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In modern Persia most glazed ceramics, except for better-quality tiles, are coated with an additional clear overglaze Plate XIV. Porcelain insulators for utility poles have been made locally for years, but they are mold-cast, and the consistency of the raw material does not lend itself to free working or throwing on the wheel. Although little pottery has been exported since the Revolution, most production seems to be continuing. Some white-ground polychrome wares from Yazd and Meybod have also been exported.

The quality of the ceramics exported to France, however, was so poor that orders have been discontinued.

By the early Qajar period glass produced in Persia was imitative of European styles see glass , crystal. Jay Gluck also ordered a reproduction made from a photograph of a tall glass pitcher preserved since at least c. No raw materials were used, however, but only recycled bottles and panes, which yield a more brittle glass; the technique was also far inferior to that of revival kilns in Majorca and Venice, and no export market developed. In the 20th century Shiraz has been a major center for silver work, including combinations of embossed and engraved designs often incorporating motifs from nearby Persepolis Gluck and Gluck, p.

Many of the artisans in these two cities were Jewish, and Jewish themes were included in the decoration of a number of objects made between the s and the Revolution, primarily for the tourist market Loeb, a; idem, b, p. Carved stone has not played a significant role in the 20th-century architecture of Persia.

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On the other hand, the treatment of a particular stone, sang-e sabz lit. In practice this procedure is left to the buyer and takes place gradually. After turning them the craftsman oils the surface so that the engraved designs stand out in the natural light gray of the stone.

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  • Jewelrymaking through History: An Encyclopedia - Greenwood - ABC-CLIO.
  • These objects are fragile and have thus earned an unfair reputation for shoddiness. Lathe-turned stone vessels are also made at Qom Gluck and Gluck, p. In many parts of Persia wood is so valuable that door jambs, lintels, and roof beams are removed and carried away when populations are relocated, as after an earthquake or a flood. Wood from fruit and nut trees peach, pear, walnut, almond , as well as beech, poplar, and willow, is used for furnishings cabinets, chests, trunks, doors, cradles and small decorative or functional objects like combs, spoons, and spindles.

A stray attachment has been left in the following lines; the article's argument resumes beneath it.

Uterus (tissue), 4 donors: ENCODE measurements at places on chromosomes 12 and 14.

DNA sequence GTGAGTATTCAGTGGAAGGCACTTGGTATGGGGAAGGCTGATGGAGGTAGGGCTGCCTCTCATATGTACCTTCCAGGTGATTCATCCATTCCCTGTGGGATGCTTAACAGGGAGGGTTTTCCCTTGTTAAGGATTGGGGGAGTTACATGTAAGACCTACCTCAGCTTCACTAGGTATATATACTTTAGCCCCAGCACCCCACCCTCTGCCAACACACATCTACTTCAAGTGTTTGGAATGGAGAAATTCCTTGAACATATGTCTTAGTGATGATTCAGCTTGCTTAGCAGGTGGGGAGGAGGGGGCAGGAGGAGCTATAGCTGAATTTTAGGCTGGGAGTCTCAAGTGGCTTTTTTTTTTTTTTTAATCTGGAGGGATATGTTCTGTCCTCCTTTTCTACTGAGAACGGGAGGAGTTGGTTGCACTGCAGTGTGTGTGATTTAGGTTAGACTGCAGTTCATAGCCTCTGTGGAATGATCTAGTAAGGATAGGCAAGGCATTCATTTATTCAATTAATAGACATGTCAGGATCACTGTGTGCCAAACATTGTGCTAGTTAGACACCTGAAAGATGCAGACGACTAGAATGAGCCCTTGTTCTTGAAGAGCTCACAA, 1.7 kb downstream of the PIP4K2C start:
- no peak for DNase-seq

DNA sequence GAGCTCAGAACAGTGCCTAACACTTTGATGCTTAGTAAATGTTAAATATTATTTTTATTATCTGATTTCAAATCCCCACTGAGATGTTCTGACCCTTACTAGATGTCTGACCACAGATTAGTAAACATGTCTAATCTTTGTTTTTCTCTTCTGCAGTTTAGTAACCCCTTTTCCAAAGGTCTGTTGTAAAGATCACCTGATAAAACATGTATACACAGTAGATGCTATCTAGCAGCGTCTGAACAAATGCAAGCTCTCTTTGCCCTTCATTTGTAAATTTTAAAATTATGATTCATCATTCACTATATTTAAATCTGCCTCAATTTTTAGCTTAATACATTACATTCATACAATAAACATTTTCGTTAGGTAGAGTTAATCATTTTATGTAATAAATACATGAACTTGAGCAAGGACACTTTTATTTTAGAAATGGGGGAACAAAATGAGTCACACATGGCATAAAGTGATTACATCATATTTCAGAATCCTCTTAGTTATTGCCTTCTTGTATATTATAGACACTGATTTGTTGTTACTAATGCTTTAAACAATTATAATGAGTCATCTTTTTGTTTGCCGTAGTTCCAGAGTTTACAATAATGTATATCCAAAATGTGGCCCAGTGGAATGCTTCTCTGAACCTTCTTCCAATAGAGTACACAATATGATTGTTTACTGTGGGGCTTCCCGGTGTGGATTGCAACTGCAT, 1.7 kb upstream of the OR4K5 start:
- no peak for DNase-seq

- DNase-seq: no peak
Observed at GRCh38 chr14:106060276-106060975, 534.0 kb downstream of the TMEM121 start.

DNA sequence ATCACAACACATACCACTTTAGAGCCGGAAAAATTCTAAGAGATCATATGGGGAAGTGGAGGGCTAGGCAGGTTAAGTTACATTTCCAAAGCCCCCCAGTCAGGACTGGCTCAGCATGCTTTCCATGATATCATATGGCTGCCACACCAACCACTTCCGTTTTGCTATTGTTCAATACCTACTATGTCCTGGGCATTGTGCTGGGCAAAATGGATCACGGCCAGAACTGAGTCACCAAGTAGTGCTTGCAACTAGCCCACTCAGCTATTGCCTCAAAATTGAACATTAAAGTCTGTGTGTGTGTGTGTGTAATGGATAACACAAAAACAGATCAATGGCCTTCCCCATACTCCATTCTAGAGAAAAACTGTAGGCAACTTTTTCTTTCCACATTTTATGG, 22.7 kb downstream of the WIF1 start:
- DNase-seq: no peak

Jewelrymaking through History

    Strips of bone and rare woods are glued together in bundles; then each bundle is sliced horizontally to produce a variety of thin star and other shapes, which are glued in mosaic patterns onto furniture and small objects like boxes. A final polishing and varnish provide a shiny, protective outer surface. In recent years brass strips have been added to these designs. Tribal Carpets and Traditions , Washington, D. English, City and Village in Iran. Parthians and Sassanians , tr.

    Smith, Hosts and Guests. The Anthropology of Tourism , Philadelphia, a, pp.

    Metalworking Through History Encyclopedia Handicrafts – talkingtransition

    Dryland Ecology in Social Perspective , London, Photograph courtesy of Judith Lerner. Submitted tags will be reviewed by site administrator before it is posted online. If you enter several tags, separate with commas. Topic select a topic Black-Michaud, Sheep and Land , Cambridge, The Zucker Collection , London, Enderlein, Orientalische Kelims , Berlin, Wertime, Lori and Bakhtiyari Flatweaves , Tehran, Neumann, Persiche Seiden , Leipzig, Tanavoli, Locks from Iran.

    History Of Handicrafts

    Pre-Islamic to 20th Century , Washington, D. Iranian Rugs and Textiles , New York, December 15, Last Updated: December 15, This article is available in print. The alphabetical entries each offer a general history of the jewelry piece or type; a Did you know?

    Encyclopædia Iranica

    Features include a list of entries, abbreviations, and a time line. The entries represent 63 categories, and provide information on precious metals, gemstones, body adornment, jewelry-making materials, and miscellaneous topics. This book will be valuable for library collections and for personal enjoyment, for an audience ranging from researchers to general readers. It is well organized, easy to use and interesting reading if you wish to sit down and read it through, but it is also a handy reference tool for times when you need to know that one special thing.

    I know that I will use it over and over again for just that. This book is a treasure of useful and unconsidered information. Easy to use and attractively arranged, Jewelrymaking through History would make a popular resource for school libraries or amateur jewellery designers.

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